Late last year, a conflict developed between a board and some residents at the Windsor Oak co-op in Queens over shelters protecting a colony of feral cats that lived behind the property. As the New York Post reported, a contingent of shareholders accused the board of repeatedly destroying the shelters, despite the colony being protected via its registration with the Mayor's Alliance for New York City Animals. The board apparently had apparently wanted to build a clubhouse and additional parking spaces on the land which the cats had made for their homes. Eventually, the board acquiesced to leave the cats alone and table its clubhouse dreams, but not before the seeds tension between various factions (pro-cat residents/pro-parking lot board/anti-cat residents) were planted throughout the community.
While these types of dust-ups rarely involve cat colonies, dissension between a condo or co-op board and various interest groups within the building are not rare. For every association that lives in blissful harmony, there exists another that is at each other's throats. As a board's main job is to represent its owners and shareholders and adhere to its fiduciary duty, it can be difficult to perform that primary function when a large contingency of residents is diametrically opposed to one of the board's initiatives.
Big City Squabbles
“Unfortunately, board-versus-resident fights are common,” says Thomas D. Kearns, a partner at Manhattan law firm Olshan Frome Wolosky LLP. “In one frequent dynamic, a minority consisting of a few shareholders loudly voices its specific focus. Then there are simple policy differences. But the worst situation is when a shareholder disagrees with a decision that was made with respect to themselves.
“The story about the feral cats is an example of that first type of dispute,” he continues. “A group of shareholders wanted the building to take one specific action. An alternate example of this could involve a fight over cell antennas on the roof where one group objects to installing them, despite research that shows that the antennas pose no danger.”
Ira Brad Matesky, a partner with Ganfer & Shore, a law firm also in Manhattan, offers an elevator-based anecdote to further illustrate this type of dispute. “We represented a high-end building which had traditionally-used elevator operators,” he recalls. “It was like a throwback to 70-some years ago, as these days most people know how to use an elevator themselves. So the board was determined, as an economic move, to eliminate the operators in question. This was obviously unpopular with those employees, but it also stoked the ire of some of the residents – typically the senior or longer-established ones. And perhaps the more well-off residents didn't object to the expense...I can't say for sure as I did not perform a demographic breakdown.”
Matesky thinks that a majority of the owners agreed with the board that having elevator operators became a frivolous expense; yet a significant minority who opposed to cutting the operators wanted to hold a special shareholders meeting to vote on whether they should go forward with the board's plan. “The board initially ignored the request,” he continues, “thinking that this was just a group of malcontents. But that minority faction actually went to court, claiming that they'd filed a petition approved by a sufficient number of shareholders in accordance with the bylaws of the association to give them the right to hold a special meeting. At that point, the board still felt that the majority of owners were on its side but also thought that, were this untrue, it was worth finding that out.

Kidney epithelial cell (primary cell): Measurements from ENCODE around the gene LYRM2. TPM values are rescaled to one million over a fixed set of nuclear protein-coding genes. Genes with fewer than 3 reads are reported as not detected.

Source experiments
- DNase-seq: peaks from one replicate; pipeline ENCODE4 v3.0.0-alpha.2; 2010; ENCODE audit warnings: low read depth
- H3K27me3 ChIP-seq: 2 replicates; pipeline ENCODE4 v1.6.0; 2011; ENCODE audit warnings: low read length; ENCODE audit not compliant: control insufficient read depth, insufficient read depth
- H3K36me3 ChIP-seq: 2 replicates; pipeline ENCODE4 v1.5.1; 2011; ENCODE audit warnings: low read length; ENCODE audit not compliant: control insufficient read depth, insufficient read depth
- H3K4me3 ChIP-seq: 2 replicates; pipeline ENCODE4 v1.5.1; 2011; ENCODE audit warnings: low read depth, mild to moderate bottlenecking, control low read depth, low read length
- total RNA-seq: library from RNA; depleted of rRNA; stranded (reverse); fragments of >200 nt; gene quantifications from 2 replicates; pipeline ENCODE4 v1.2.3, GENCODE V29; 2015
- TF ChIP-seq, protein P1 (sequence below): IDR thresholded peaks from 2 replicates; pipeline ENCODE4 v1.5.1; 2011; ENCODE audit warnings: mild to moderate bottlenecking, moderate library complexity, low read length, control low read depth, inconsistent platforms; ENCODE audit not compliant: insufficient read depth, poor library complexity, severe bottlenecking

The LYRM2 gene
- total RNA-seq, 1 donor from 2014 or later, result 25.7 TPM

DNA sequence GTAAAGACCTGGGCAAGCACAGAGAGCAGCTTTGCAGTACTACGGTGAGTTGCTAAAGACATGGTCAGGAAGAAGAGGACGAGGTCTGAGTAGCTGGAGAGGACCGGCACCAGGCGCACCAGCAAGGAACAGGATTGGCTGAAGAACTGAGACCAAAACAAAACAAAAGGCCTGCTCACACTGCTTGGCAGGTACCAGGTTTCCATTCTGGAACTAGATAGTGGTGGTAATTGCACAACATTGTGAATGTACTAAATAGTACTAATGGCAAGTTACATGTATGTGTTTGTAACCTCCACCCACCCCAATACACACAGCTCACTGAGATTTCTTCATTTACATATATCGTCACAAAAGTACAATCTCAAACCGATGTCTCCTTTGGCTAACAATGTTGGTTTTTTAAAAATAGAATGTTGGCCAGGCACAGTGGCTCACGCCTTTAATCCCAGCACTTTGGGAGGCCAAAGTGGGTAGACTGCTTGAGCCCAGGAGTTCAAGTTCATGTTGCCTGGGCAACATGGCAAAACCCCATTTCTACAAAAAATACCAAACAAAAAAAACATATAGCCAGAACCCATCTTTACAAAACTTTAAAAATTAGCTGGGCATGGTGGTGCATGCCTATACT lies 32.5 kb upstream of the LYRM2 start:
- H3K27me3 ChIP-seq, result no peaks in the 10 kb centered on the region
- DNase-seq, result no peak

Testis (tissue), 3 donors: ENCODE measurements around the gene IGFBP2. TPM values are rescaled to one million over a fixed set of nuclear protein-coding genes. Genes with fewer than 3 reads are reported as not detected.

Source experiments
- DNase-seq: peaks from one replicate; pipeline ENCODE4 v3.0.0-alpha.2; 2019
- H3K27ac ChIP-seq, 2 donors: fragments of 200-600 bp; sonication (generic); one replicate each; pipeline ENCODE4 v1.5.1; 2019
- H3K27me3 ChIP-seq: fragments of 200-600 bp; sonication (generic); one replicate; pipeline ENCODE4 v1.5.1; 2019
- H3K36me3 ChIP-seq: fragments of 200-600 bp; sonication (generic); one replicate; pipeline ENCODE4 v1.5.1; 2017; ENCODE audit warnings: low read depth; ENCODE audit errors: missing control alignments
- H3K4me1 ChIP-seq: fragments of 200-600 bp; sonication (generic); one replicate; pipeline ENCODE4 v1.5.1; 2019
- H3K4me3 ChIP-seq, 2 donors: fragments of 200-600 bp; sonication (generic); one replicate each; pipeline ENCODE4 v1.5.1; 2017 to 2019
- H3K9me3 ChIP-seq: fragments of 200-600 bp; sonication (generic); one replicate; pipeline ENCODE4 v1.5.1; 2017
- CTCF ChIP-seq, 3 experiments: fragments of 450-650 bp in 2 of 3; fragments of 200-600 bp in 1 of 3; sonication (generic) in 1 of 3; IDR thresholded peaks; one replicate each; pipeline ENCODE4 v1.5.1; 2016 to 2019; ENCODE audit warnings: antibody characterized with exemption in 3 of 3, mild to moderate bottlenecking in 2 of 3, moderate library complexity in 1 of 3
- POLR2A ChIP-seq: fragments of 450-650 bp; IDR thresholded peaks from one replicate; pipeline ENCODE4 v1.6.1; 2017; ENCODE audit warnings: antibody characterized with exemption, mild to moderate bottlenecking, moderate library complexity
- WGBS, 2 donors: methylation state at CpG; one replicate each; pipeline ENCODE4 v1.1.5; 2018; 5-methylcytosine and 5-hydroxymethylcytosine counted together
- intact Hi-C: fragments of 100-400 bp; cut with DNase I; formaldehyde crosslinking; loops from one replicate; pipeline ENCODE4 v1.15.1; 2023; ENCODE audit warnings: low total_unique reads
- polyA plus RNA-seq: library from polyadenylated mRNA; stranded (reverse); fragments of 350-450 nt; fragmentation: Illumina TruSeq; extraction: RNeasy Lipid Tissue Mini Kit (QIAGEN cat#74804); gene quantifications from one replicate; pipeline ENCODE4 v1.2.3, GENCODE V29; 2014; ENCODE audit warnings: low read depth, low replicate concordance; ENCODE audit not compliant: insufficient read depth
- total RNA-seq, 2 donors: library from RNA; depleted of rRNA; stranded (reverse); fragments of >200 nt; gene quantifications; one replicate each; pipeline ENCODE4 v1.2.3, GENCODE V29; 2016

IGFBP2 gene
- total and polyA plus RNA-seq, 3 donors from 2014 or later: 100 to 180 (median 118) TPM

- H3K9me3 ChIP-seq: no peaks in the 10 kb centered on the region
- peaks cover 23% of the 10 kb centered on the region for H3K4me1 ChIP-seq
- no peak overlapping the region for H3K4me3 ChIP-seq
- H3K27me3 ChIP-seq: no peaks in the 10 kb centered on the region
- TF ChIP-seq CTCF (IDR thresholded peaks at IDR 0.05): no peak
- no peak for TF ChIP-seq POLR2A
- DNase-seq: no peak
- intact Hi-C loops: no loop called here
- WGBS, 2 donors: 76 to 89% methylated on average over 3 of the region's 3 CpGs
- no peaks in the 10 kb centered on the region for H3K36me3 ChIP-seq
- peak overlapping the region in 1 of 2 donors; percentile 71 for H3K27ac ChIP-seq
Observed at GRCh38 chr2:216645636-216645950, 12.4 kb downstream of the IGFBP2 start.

“So even though they could have contested the legitimacy of that aforementioned petition, the board called the special meeting, where an overwhelming amount of shareholders voted to support the board's action and get rid of the elevator operators. The dissident group of shareholders admitted that they were wrong, and that they apparently did not represent the majority. As such, they accepted the results. But for a time, the building was very much divided.”
And occasionally an in-house conflict results in a power shake-up. Matesky recalls of a building in need of repairs, with a group of unit owners claiming that the expense was necessary and another in disagreement.
“Sometimes, the minority faction is able to persuade the board or other owners to come around to their point of view," he says, "while other times I've seen the entire composition of a board change over one specific issue, And a firm like ours...we represent the board as an entity. So I found myself in a situation where the majority of a board voted to take on a renovation project, and we were defending it in a suit filed by a shareholder who felt the project to be a waste of money.”
Matesky adds that the shareholder ran for the board with some like-minded others and won. “The next thing I knew,” he says, “we were in negotiations to cancel the renovation contract on behalf of that new board. There may be some cognitive dissonance, but when a board composition changes, the policy in the building may follow suit. And given discretion of the Business Judgment Rule, unless it's something that is mandated by law or pertains to the residents' health and safety, a decision to do work and the decision not to do it may be equally valid.”
At the end of the day, most inter-association conflicts like these are resolved along the least contentious path, says Kearns. “Most residents don't want to get into fights with their neighbors,” he admits. “And to that end, oftentimes the squeaky wheel minority will win their dispute,” as their challengers eventually succumb to the path of least resistance.
Mike Odenthal is a staff writer at The Cooperator.